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Violet passes by our door at 7 o’clock in the morning carrying a bunch of firewood on her head and a 6 month old baby tied on her back with a ‘lesso’ and a bag on her shoulders. Violet is fifteen years old, I knew her when she was eight years old, then she was schooling at a primary school adjacent to our home. Eight years later I have graduated from college and Violet is already a mother; a teen or child mother. On this particular morning she is going to the river a kilometer and half a way to brew local alcohol ‘chang’a, which she would later sell and get an income. We exchange greetings and I let her pass by, later I pay their family a visit. Violets’ mother is single she brews and sells ‘chang’a’ too; she stays in a two roomed house with two of her other children; the house also acts as a drinking den. She ushers me to have a sit. I gladly oblige, keeping in mind the purpose of my visit. Having worked in the Social Services Department it’s not hard for me to state the reason for my visit. I apologize for intruding their privacy. I am aware Violet dropped out of school a year ago due to her pregnancy. And my other reason for visiting them is to draw attention on the two of her other siblings who stay at home to baby sit Violets’ son and miss out on school occasionally. I intend to handle this issues head on and take legal action where possible. I ask her mom “When will the cycle of poverty end in your house?” She looks surprised, and asks “what do you mean by cycle of poverty?” I explain to her what this means using her family as a case study. Violets motherhood has denied her a chance to pursue her education and ultimately excel in life and likewise denying her siblings a chance to go to school and excel in their education. This gets to her and she breaks down. I take one of the sit covers and give her to wipe her tears. After an hours discussions, she agrees to be assisting Violet with the child so that the other siblings can go to school and to pay polytechnic fees for her to learn tailoring. 500metres from Violets’ home is Mama Yusufs’ house; three of her daughters are teenage mothers, two of them dropped out of school a year before graduating from high school ; the third one got impregnated at the age of 12 a year before graduating from primary school. Martha the eldest makes my hair. I interact with her often; she tells me she will go back to school, when she saves up enough money. Mama Yusuf shares with me her fears about her youngest daughter falling in the same predicament as her sisters. Their father says he can’t take them back to school because they wasted his money and time by getting pregnant while still in school. Weeks later I visit my family friend who breaks the silence and opens up to me that the 8 month old baby she is raising is her daughters’ son; a 17 year old who gave birth while still in high school a year ago. Luckily for her, her mother took her back to school immediately after she gave birth allowing her to sit for her exams. These cases are not isolated for they resonate with that of many other girls in statistics. I have constantly asked myself who is stealing our girls’ childhood? Worldwide 7.3 million of the births are by girls between the age of 15 and 19 years of which 2 million births of this are by girls under the age of 15 years. Of the 2 million births 90% of them are already in marriage revealing that girls are being married off at a tender age. Kenya contributes to this percentage in large numbers; of adolescent pregnancies by having 103 in every 100 pregnancies being attributed to girls between 15 and 19. In Western Kenya 17% of adolescents have children. Early motherhood impacts include staggering depression, isolation, stigma even death, 700 adolescents in developing countries die each year from complication during pregnancy and child birth. This is According to an Analysis by the Kenya Population Situation Analysis and Kenya Demographic Health Survey. Teenage pregnancy poses threats to both the health of the mother and child and ultimately narrows the girls’ opportunities in life. Girls who get pregnant at a tender age miss out on living productive lives. This paints a grim picture of young girls becoming mothers at a tender age. I clearly understand this due to the nature of my work. This is attributed to disparities in income and education among the households, sexual abuse and weakened health systems in Kenya as major factors leading to early pregnancies. Policy makers and stakeholders are not doing enough. Our society needs to appreciate the importance of empowering girls and women in Sexual and Reproductive Health Rights. In a recent training I attended on Sexual Health and Reproductive Rights, my fellow trainees who work in Coastal Kenya, Shirley from Young Women Christian Association and Dora who works with Girls Pride are equally developing lean curriculum to share with schools in their respective counties, as we interact, we realize teenage pregnancy not only affects rural teenagers but their urban counterparts as well and its preventing a lot of girls from their reaching their potential. Most parents don’t educate girls who are out of school due pregnancy. Recent media reports highlight teenage pregnancy on the rise in school going children, and in some cases teachers are responsible and others defiled by close relatives. The question all policy makers and stakeholders in education and health sector should ask is what measures could possibly be taken to tame this monster that is stealing the childhood of our girls. How lenient are we in allowing girls to use contraceptives and how often do we discuss sexuality with our girls or discuss safe abortions or even take legal action against child defilers? The burden of motherhood in childhood is too huge the girls can’t take care of their own needs, so how about the child they give birth to? In Kenya the issue of Sexuality Education and use of contraceptives, safe abortions are debatable; first because of religion and second because of culture where Kenya has a strict moral code. Although abortion has been legalized where the health of the mother is it at risk very few women and girls can access the service. And some doctors are penalized if they carry out abortions, this is largely done in secrecy and crudely placing the lives of the victim in danger. There is also limited access to Adolescent and Youth friendly health services. The picture is not as grim as it looks because Women legislators are pushing for a bill that can allow girls access to Sexual Reproductive Health Information and use contraceptives and other methods of family planning. Part of my Organizations’ program is advocating for Comprehensive Sexuality Education in the Kenyan School curriculum; with a focus on behavioral change. We teach young girls how to negotiate from uncomfortable situations, delayed sexual debut and delayed child bearing. We focus on creating messages that target adolescents in order to contribute to positive outcomes such as increased knowledge on Sexual Reproductive Health and Rights among teens, and increased use of available health services whilst emphasizing on the importance of staying in school. We also organize forums where teen mothers narrate their stories and share experiences including how they balance school work and motherhood. I strongly believe on imposing tough penalties on teachers found guilty and schools expelling teen mothers; Secondly, Education and Health stakeholders need to develop a curriculum on comprehensive sexuality education and increase youth and adolescent friendly health services where girls can access information freely without being criticized. Most schools are now embracing mentor-ship and Sexuality Education as means of saving their girls, sharing information on HIV/AIDS other STIs and Gender Based Violence but this is not enough.We should give girls a chance by not only sending them to school but also addressing issues they face as they transition from childhood into adulthood. Kenyan girls who are relatively poor or have little education are predisposed to enter into early marriages earlier than their better off counterparts leading to poorer households having more children than wealthy families. As a community champion, I have personally guided Violet and six other girls in the same situation. Within the one month I interacted with them. Martha now saves weekly from her daily wage after braiding peoples hair, Violet has enrolled for a tailoring course. The future of our children is in our hands; we can save our girls from becoming teenage mothers and prevent children from raising children.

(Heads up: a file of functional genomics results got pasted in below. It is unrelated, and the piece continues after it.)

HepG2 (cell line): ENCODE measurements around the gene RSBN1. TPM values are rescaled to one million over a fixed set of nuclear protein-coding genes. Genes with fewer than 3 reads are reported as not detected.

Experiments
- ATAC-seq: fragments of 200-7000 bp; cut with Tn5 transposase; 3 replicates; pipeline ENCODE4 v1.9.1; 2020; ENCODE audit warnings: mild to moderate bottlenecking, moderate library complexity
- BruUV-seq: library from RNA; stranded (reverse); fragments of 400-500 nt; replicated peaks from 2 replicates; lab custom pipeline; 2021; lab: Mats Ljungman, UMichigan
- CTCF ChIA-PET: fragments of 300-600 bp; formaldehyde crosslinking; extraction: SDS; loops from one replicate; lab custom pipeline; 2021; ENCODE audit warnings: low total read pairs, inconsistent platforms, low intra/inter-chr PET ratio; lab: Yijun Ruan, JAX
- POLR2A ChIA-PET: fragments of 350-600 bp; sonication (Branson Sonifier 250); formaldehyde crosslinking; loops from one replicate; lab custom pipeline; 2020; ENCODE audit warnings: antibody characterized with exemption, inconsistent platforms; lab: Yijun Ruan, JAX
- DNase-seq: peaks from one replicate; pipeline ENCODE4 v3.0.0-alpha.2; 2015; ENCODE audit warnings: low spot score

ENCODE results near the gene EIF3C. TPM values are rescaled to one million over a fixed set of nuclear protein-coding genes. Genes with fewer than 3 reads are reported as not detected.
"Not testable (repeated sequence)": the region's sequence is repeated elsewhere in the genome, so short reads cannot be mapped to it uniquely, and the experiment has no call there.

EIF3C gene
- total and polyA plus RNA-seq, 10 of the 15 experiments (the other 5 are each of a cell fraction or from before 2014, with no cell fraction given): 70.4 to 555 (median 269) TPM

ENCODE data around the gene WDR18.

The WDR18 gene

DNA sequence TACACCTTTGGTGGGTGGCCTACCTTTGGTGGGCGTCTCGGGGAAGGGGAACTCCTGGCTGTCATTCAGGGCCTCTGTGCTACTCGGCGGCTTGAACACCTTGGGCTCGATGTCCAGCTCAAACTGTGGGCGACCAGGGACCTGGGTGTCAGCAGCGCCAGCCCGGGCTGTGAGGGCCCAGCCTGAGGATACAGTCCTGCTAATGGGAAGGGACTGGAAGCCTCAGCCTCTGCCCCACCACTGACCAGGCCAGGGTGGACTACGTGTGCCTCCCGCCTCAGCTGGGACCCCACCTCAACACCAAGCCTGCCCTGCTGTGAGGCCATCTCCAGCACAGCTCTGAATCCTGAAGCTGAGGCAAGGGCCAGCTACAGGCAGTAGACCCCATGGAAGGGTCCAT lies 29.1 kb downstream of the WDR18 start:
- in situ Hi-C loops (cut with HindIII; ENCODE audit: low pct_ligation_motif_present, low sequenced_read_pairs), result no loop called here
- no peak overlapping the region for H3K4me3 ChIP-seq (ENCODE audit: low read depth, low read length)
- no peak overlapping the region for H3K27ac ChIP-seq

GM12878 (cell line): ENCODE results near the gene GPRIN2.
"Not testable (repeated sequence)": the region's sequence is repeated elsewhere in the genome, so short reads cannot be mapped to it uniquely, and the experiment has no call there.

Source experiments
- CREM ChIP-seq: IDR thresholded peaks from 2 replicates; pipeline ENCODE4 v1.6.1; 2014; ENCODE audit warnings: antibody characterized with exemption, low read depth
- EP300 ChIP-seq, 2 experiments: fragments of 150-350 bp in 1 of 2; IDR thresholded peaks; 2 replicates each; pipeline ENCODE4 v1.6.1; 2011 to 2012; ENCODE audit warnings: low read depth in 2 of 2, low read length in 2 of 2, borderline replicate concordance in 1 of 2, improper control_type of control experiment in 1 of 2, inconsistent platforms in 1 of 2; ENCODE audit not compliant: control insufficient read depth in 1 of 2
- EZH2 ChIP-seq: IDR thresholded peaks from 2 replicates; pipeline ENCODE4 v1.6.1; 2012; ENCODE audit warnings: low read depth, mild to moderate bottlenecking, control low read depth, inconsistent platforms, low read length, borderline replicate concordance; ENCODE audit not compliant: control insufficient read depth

• Girl Power
  • Health
  • Education
  • Sexual and Reproductive Rights
  • Africa